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Collagen, we love you!

Published November 7th, 2022

These days, everyone is searching for the elusive Fountain of Youth.  But dermatologists know what the real secret to youthful skin is-- collagen!  Collagen is one of the main proteins that makes up the connective tissue in our bodies.  It's found in our cartilage, bones, tendons, ligaments, and SKIN!  Collagen is what makes skin look smooth, tight, and healthy.  But over time, collagen starts to degrade.  And environmental factors like too much sun exposure, an unhealthy diet, smoking, and pollution all contribute to its demise.  So what can be done to stimulate collagen?  Turns out, quite a bit.  At Premier Dermatology, MD, Dr. Bilu Martin uses a variety of procedures to amp up production of this precious protein.

Dr. Bilu Martin loves her Cynosure Icon non-ablative fractional laser, which uses a 1540 wavelength to create tiny controlled zones of thermal damage.  The surrounding normal skin sends in fibroblasts, which create collagen to repair the tissue.  The result?  Improvement of fine lines, texture, acne scars, and surgical scars.  Platelet rich plasma (PRP) can be applied while channels in the skin are open and injected into the skin after the laser. PRP contains growth factors to further stimulate collagen.  Laser treatments are recommended 4-6 weeks apart and have minimal downtime.

Aquagold microneedling is another fantastic treatment performed at Premier Dermatology, MD to stimulate collagen.  Platelet rich plasma (PRP) and neurotoxin (Botox, Dysport, and Jeuveau) are put in the Aquagold and Dr. Bilu Martin microneedles on the face, neck, and chest.  The 24 karat microneedles penetrate the skin, depositing PRP and microdoses of toxin.  PRP can also be injected afterwards.  Immediately post procedure, the skin looks taut and glow-y.  One week later, when the toxin kicks in, pores appear smaller and skin looks fresh.  Treatments can be performed every 4-6 weeks.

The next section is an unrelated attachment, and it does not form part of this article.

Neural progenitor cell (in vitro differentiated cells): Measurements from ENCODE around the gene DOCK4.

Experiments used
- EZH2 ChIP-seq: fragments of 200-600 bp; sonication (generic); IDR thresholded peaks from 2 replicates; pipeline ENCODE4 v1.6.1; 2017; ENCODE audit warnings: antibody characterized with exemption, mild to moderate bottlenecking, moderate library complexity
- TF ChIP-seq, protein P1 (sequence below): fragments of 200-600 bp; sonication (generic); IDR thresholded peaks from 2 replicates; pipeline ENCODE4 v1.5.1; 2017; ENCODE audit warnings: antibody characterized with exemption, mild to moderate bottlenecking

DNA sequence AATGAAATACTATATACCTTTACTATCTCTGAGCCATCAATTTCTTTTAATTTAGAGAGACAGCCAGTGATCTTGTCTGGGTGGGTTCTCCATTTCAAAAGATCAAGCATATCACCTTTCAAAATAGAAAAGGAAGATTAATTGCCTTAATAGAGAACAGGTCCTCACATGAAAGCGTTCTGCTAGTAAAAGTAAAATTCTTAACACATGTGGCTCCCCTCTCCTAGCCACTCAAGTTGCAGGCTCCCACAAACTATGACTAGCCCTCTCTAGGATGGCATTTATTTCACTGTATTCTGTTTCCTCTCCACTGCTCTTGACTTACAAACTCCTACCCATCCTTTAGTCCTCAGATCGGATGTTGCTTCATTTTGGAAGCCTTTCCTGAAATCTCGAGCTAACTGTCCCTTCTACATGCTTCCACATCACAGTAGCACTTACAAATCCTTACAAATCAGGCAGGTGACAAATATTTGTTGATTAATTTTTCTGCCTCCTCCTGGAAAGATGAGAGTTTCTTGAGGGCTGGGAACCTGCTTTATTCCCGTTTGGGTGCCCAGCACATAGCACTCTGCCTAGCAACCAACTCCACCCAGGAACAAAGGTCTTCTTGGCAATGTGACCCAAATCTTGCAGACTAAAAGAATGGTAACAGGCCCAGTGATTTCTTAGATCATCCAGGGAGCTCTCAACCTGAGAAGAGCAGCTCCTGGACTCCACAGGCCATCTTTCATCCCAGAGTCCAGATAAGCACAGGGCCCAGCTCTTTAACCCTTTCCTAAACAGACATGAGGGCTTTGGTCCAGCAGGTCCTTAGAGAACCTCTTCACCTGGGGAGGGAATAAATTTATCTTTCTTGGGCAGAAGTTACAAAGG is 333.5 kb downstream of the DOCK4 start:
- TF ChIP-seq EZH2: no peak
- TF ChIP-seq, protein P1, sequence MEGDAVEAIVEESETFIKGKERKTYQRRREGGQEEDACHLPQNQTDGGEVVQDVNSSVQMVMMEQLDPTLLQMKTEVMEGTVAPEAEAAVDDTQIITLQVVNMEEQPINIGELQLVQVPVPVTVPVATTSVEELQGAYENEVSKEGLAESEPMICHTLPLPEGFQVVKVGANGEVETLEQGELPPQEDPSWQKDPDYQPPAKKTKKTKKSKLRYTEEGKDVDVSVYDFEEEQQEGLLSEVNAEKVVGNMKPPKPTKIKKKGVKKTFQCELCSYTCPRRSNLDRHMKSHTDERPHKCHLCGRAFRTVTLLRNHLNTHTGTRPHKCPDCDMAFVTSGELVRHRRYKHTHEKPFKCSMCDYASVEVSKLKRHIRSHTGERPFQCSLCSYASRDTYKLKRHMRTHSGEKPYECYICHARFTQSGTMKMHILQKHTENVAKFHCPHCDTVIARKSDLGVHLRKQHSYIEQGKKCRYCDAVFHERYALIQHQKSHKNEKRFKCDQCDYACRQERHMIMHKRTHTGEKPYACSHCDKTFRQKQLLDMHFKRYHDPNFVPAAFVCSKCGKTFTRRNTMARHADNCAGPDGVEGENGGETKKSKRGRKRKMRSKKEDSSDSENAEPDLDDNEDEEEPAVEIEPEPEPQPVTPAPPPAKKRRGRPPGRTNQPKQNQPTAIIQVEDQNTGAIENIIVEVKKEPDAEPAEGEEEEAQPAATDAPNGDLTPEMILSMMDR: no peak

Sculptra is a biostimulatory injectable made of poly-L-lactic acid.  Dr. Bilu Martin injects Sculptra in the temples, cheeks, jawline, and chest.  1-2 vials are injected 6-8 weeks apart in 2-3 sessions.  Unlike hyaluronic acids that fill and lift with immediate results, the visible effects of Sculptra take time because it stimulates the body to create collagen in the areas injected.  This is an especially great option for the wrinkles in the decolletage (often in combination with laser treatments). 

Finally, the right skincare is essential.  UV rays from the sun degrade collagen, causing sun exposed skin to appear dull and wrinkled.  A broad spectrum sunblock that blocks both UVA and UVB rays should contain ingredients such as zinc oxide and titanium dioxide.  Applying enough and frequently are key.  A retinol cream at night helps to lighten sun spots, increase cell turnover, and stimulate collagen.  Ask us about it at pdmd.

Ultimately, the battle to keep and stimulate collagen is an every day one.  Luckily, we have a variety of treatments available to keep skin looking healthy and youthful!

 

The what's what in fillers at pdmd

Published June 23rd, 2022

Donna Bilu Martin, MD, FAAD discusses filler treatments at Premier Dermatology, MD.  Dr. Bilu Martin is a board certified dermatologist at Premier Dermatology, MD in Aventura, Florida.  She is an expert in medical, cosmetic, and surgical dermatology. 

The In's and Out's of a full body skin exam at the Dermatologist

Published January 11th, 2022

1. Dermatologists look EVERYWHERE.